Dallas ex machina

It's not like Dallas sprung up out of nowhere, it just feels that way to a very great extent. Everything you need to know about Dallas you probably already know: Dealey Plaza, J.R. Ewing, and the Dallas Cowboys. Texas Stadium is partially domed (OK, for my thesis to hold it would have to be fully domed, but play along), they play on Astroturf, and, if you wanted to create from scratch a plastic sports team you'd never do better than what developed naturally. Think Jerry Jones and Jimmy Johnson, sparkling clean sports uniforms and murderous cheerleader moms. Throw in massive sprawling suburbs with everything and nothing, and you don't need to know much more.

dallas grassy knoll

The Deep Ellum (as in "Elm" pronounced by semi-literates) section of town is somewhat of a Bohemian section, but there didn't appear to be too many wackos there. I didn't check it out at night, but I'd imagine it's just a party section. Supposedly, those from the southern reaches of Dallas occasionally go there spoiling for a fight. Deep Elm/Ellum is currently undergoing gentrification, but the movers and shakers there apparently haven't moved on to the next big area. The gentrification appears to be part of the Dallas culture. They appear unable to leave well enough alone, it must be painted over and modernized. Some of Dallas' short history is preserved, but some of it has also been cemented over. Everything must be clean and modern and well-ordered, lest it interfere with the uptight, rush-rush atmosphere.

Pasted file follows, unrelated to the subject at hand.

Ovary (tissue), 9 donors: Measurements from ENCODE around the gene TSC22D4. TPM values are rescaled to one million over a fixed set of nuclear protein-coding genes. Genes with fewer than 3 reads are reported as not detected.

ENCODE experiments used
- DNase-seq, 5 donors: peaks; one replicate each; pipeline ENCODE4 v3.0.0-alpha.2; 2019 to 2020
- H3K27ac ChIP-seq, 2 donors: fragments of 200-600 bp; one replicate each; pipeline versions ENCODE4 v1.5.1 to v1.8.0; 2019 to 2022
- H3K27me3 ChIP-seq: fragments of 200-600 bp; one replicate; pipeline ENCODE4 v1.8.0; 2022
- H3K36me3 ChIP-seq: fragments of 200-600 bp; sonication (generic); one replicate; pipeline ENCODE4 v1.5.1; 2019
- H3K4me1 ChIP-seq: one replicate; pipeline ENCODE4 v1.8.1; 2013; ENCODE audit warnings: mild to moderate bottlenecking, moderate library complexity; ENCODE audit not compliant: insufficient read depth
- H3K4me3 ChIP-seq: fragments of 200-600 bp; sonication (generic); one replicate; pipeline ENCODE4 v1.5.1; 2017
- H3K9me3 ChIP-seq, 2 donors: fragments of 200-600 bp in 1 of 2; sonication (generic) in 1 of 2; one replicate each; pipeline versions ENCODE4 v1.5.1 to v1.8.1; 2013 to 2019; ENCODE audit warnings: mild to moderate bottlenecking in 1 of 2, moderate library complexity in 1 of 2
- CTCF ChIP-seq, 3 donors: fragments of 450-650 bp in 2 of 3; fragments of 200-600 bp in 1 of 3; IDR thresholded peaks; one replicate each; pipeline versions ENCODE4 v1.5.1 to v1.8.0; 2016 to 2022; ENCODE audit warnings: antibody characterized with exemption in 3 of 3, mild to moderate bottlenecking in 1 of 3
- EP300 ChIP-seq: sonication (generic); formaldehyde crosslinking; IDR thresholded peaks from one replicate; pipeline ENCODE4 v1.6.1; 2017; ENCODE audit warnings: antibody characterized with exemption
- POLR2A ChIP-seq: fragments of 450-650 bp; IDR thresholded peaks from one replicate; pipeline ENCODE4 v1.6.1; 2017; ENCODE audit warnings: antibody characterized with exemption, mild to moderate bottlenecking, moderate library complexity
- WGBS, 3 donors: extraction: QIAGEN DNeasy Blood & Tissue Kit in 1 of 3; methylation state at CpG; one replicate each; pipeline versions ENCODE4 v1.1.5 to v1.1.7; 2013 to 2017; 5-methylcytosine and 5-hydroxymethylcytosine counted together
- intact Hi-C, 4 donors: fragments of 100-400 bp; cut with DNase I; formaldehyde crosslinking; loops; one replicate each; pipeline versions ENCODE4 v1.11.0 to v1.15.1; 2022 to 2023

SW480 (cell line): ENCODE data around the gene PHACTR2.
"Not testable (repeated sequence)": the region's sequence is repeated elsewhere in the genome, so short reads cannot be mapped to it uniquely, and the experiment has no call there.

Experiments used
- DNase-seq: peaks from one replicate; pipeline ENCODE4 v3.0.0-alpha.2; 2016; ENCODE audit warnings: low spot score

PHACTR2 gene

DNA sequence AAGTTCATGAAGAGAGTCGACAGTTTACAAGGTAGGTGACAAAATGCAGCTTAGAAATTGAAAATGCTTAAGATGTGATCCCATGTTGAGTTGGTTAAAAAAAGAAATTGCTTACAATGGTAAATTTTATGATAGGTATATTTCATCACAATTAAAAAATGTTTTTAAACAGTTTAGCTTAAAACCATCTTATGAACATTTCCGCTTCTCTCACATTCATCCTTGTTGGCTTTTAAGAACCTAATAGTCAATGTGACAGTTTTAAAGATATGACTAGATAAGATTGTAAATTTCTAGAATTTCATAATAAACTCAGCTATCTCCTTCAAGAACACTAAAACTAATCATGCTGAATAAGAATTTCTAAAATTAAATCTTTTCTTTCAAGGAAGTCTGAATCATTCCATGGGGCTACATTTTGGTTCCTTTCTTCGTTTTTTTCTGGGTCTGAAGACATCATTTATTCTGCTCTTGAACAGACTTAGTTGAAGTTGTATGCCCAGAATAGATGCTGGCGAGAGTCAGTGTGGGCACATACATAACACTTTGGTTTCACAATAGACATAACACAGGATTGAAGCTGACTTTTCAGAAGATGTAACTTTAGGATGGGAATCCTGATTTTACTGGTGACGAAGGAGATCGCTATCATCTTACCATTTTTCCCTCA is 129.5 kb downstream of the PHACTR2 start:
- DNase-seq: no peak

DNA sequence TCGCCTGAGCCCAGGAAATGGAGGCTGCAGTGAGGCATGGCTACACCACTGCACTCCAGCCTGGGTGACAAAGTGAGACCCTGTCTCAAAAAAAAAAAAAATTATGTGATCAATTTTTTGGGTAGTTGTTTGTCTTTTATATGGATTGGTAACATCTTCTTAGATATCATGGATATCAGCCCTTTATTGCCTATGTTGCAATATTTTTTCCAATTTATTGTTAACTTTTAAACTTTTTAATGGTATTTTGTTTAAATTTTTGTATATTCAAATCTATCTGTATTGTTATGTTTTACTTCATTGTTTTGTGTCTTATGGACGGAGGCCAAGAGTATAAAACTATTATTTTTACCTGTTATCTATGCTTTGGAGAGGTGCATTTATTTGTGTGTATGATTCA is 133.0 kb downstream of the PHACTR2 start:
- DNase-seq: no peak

Supposedly, Fort Worth is much more laidback. There, according to a source, you might find an expensive hotel next to a vacant lot. But, in Dallas, the vacant lot would be immediately paved over to make it look acceptable.

[I visited Dallas around November 10, 2003; the shot above shows the Grassy Knoll.]


United States
32° 46' 48" N, 96° 46' 48" W
May 6, 2006 – 9:43pm